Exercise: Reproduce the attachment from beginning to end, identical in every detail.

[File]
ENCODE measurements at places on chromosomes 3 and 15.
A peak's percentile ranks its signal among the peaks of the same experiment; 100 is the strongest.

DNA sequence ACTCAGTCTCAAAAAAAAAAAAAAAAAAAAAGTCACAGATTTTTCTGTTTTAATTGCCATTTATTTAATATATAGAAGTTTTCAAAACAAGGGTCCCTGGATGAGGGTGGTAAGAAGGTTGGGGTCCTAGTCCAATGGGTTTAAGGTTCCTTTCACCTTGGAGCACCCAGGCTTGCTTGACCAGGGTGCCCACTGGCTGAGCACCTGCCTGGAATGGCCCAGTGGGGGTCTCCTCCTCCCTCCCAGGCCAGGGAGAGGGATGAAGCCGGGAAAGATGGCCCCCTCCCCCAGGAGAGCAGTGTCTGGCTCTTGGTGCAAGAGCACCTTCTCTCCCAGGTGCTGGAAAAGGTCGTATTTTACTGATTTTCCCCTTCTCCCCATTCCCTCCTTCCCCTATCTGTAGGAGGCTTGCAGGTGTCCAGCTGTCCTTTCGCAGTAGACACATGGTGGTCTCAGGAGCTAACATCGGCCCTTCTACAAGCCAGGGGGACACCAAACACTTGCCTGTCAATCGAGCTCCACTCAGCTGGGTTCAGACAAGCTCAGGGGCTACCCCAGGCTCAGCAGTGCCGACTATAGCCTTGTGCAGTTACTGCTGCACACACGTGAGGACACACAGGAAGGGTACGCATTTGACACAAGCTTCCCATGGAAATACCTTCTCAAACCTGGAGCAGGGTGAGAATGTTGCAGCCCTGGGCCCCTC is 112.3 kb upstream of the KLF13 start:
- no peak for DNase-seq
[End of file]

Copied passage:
ENCODE measurements at places on chromosomes 3 and 15.
A peak's percentile ranks its signal among the peaks of the same experiment; 100 is the strongest.

DNA sequence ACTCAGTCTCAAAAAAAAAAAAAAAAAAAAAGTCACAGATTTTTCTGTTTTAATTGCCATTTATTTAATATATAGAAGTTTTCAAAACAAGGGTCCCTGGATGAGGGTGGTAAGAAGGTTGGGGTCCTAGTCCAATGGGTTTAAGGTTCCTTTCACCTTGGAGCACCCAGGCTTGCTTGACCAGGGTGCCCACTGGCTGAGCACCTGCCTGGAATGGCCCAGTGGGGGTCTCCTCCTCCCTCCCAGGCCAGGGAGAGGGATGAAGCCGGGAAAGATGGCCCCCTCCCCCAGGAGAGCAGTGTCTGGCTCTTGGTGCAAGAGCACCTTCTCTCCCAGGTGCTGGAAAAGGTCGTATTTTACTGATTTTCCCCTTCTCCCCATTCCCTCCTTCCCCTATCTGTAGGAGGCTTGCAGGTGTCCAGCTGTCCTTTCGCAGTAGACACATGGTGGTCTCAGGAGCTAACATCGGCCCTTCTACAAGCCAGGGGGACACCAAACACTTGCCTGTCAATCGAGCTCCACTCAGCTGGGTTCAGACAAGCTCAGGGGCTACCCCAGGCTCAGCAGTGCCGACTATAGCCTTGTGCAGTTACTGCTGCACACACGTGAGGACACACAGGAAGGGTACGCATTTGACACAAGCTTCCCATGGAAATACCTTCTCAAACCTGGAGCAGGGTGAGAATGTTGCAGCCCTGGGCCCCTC is 112.3 kb upstream of the KLF13 start:
- no peak for DNase-seq